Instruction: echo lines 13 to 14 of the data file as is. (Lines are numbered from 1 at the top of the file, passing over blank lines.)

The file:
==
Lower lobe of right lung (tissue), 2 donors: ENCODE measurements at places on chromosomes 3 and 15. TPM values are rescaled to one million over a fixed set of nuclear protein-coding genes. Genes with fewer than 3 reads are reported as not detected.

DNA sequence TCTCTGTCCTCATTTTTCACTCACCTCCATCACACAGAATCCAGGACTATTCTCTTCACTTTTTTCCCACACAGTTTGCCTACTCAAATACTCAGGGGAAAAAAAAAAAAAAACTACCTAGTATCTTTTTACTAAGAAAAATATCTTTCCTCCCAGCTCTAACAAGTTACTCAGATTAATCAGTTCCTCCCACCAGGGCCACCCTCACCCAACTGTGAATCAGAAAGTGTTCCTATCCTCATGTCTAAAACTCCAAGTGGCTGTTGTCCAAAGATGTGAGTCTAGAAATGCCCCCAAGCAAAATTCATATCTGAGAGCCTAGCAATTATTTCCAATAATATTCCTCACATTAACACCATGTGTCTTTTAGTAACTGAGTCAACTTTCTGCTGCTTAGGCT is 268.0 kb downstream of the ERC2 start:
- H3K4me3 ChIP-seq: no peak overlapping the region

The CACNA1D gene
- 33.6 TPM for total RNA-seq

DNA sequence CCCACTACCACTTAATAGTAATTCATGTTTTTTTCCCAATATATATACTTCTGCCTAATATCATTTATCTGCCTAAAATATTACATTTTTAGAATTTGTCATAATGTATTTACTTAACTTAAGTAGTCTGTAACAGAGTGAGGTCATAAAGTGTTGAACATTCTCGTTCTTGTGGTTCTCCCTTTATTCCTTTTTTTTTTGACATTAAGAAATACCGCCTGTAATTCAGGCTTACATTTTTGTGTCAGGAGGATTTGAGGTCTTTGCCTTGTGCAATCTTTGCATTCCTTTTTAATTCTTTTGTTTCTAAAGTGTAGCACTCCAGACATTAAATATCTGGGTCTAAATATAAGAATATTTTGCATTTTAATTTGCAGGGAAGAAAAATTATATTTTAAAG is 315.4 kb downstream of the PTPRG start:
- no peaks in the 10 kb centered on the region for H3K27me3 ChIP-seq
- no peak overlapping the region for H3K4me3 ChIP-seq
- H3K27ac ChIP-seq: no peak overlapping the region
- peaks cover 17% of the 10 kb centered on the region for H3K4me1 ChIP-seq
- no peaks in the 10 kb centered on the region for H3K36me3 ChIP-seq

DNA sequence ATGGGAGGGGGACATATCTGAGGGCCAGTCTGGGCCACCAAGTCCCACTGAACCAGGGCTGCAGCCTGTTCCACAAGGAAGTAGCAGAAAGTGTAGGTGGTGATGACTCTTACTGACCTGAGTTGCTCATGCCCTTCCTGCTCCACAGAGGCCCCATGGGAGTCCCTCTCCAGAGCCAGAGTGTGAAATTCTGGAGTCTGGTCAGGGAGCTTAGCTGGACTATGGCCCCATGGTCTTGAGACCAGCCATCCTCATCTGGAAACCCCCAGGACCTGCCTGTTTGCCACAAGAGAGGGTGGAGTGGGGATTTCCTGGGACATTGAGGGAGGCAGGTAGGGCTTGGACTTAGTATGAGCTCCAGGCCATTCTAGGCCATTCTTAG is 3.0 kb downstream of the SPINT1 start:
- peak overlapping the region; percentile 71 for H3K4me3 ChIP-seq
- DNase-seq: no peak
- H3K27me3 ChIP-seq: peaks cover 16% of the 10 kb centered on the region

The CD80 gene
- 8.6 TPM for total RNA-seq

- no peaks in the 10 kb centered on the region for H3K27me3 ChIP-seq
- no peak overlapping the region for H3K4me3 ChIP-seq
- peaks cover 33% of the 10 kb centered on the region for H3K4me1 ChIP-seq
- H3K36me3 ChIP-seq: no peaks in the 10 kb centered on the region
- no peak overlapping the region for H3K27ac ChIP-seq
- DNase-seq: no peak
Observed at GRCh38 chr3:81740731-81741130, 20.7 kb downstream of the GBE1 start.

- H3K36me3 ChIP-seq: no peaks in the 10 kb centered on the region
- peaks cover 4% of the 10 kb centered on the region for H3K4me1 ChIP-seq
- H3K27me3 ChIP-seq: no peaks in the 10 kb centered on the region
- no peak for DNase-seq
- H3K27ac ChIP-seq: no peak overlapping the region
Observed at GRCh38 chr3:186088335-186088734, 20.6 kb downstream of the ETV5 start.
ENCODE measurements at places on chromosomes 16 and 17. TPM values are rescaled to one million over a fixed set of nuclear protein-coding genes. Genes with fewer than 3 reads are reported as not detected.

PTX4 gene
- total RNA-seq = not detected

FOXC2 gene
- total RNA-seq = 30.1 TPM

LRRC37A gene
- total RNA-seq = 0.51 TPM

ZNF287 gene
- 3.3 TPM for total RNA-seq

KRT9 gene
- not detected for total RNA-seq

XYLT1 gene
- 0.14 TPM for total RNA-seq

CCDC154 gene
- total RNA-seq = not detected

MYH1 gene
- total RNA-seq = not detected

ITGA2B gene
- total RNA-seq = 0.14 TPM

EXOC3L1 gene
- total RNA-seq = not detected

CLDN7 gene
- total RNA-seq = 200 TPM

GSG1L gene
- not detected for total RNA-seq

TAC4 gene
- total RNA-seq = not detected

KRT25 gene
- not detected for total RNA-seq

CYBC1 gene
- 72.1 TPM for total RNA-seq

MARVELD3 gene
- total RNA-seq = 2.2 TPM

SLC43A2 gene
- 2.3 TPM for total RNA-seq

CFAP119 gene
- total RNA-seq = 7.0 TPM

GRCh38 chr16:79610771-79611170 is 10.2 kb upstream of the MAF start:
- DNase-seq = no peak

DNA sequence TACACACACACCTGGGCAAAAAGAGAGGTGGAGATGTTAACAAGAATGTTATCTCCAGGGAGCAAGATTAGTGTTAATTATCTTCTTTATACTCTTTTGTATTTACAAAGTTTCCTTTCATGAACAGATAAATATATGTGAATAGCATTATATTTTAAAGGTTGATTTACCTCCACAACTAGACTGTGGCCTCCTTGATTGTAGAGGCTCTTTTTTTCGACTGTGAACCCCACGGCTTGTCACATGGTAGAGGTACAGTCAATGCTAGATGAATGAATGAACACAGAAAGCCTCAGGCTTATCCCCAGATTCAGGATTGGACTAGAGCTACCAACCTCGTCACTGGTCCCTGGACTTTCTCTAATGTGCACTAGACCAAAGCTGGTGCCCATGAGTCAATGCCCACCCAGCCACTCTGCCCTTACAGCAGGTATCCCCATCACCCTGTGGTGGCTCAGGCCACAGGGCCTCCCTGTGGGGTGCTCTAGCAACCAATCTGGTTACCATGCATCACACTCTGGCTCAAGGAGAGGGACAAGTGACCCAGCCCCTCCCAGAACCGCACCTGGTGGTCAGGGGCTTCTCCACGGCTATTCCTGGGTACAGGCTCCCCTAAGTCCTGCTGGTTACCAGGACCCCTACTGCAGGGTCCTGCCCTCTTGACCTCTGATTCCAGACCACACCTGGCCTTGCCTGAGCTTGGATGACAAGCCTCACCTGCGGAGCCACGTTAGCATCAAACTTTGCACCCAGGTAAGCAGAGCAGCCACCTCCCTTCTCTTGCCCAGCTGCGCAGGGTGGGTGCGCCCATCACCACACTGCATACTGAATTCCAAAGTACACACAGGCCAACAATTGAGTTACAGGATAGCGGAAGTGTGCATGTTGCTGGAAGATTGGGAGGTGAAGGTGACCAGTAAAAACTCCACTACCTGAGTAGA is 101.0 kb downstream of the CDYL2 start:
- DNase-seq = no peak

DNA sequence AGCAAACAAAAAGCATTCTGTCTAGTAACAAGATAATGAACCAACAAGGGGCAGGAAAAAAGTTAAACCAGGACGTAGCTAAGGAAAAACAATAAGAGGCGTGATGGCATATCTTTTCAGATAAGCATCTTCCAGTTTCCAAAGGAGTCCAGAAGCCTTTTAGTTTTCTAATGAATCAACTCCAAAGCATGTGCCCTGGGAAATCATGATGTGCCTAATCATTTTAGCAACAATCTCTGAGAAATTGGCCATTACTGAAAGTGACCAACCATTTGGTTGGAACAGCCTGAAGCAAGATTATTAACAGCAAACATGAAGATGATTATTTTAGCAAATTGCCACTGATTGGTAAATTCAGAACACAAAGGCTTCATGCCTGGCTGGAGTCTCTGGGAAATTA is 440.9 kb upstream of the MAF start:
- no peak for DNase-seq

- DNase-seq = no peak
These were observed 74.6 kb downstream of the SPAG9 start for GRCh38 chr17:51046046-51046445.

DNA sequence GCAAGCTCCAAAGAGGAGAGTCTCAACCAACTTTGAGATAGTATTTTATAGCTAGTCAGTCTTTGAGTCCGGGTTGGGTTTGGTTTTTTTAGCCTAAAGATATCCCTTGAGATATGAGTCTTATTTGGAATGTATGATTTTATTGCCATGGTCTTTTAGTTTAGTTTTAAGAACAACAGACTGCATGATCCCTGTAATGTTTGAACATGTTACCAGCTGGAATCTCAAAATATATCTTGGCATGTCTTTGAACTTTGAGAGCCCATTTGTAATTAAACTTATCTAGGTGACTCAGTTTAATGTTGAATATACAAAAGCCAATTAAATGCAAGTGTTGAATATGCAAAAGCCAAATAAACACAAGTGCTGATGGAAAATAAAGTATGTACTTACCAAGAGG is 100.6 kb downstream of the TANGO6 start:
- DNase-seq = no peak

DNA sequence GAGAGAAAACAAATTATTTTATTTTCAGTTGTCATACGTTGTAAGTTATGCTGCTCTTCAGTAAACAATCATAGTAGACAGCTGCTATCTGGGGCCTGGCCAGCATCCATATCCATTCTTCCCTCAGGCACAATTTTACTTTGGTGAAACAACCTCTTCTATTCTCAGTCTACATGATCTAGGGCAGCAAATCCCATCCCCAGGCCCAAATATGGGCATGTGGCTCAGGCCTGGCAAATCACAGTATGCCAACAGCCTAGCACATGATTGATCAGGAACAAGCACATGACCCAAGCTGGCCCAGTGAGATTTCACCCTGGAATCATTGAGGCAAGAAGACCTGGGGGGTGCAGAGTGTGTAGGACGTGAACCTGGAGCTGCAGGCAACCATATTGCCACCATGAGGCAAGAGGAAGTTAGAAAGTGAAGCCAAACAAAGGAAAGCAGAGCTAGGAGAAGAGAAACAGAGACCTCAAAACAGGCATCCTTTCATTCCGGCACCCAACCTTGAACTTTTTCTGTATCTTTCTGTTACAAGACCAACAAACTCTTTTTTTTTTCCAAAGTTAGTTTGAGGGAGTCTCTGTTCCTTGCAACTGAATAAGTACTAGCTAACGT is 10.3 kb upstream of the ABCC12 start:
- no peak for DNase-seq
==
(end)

- peak overlapping the region; percentile 71 for H3K4me3 ChIP-seq
- DNase-seq: no peak